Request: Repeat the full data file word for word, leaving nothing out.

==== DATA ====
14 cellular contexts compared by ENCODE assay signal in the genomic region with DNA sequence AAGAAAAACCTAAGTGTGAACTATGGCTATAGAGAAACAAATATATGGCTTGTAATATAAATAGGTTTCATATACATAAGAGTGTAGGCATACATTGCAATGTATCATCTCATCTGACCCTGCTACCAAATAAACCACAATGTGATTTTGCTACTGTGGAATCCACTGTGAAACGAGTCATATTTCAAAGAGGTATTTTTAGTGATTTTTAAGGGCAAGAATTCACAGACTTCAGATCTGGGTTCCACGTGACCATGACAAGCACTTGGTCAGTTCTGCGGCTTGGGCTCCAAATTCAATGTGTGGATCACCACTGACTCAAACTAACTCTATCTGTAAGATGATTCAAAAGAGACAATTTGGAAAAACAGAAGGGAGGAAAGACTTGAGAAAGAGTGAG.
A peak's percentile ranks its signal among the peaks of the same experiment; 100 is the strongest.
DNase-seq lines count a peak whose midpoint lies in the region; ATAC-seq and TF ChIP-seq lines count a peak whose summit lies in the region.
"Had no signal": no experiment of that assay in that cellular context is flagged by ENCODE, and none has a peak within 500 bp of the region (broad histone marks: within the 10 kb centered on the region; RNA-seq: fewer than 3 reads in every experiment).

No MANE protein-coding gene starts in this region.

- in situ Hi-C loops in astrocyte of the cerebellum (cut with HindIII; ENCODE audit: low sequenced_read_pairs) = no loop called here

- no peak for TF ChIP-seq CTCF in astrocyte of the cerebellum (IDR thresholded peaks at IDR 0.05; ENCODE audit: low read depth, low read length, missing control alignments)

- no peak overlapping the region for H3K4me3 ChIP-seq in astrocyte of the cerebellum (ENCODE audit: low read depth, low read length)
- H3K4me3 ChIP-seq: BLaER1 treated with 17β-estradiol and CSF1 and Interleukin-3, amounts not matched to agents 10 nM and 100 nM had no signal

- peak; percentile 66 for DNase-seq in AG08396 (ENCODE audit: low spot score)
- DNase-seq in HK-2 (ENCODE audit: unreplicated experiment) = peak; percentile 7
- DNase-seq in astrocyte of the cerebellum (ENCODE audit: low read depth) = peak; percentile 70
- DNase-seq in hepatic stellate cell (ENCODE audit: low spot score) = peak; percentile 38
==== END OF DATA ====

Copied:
14 cellular contexts compared by ENCODE assay signal in the genomic region with DNA sequence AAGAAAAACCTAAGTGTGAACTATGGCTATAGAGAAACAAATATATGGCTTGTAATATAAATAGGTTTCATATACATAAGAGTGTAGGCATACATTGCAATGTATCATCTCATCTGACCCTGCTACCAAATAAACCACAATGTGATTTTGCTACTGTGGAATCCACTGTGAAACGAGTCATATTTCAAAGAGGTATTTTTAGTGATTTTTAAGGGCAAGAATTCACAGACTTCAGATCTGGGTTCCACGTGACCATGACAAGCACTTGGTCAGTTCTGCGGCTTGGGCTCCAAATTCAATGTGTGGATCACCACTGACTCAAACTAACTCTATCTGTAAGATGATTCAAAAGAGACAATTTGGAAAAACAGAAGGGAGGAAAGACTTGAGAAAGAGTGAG.
A peak's percentile ranks its signal among the peaks of the same experiment; 100 is the strongest.
DNase-seq lines count a peak whose midpoint lies in the region; ATAC-seq and TF ChIP-seq lines count a peak whose summit lies in the region.
"Had no signal": no experiment of that assay in that cellular context is flagged by ENCODE, and none has a peak within 500 bp of the region (broad histone marks: within the 10 kb centered on the region; RNA-seq: fewer than 3 reads in every experiment).

No MANE protein-coding gene starts in this region.

- in situ Hi-C loops in astrocyte of the cerebellum (cut with HindIII; ENCODE audit: low sequenced_read_pairs) = no loop called here

- no peak for TF ChIP-seq CTCF in astrocyte of the cerebellum (IDR thresholded peaks at IDR 0.05; ENCODE audit: low read depth, low read length, missing control alignments)

- no peak overlapping the region for H3K4me3 ChIP-seq in astrocyte of the cerebellum (ENCODE audit: low read depth, low read length)
- H3K4me3 ChIP-seq: BLaER1 treated with 17β-estradiol and CSF1 and Interleukin-3, amounts not matched to agents 10 nM and 100 nM had no signal

- peak; percentile 66 for DNase-seq in AG08396 (ENCODE audit: low spot score)
- DNase-seq in HK-2 (ENCODE audit: unreplicated experiment) = peak; percentile 7
- DNase-seq in astrocyte of the cerebellum (ENCODE audit: low read depth) = peak; percentile 70
- DNase-seq in hepatic stellate cell (ENCODE audit: low spot score) = peak; percentile 38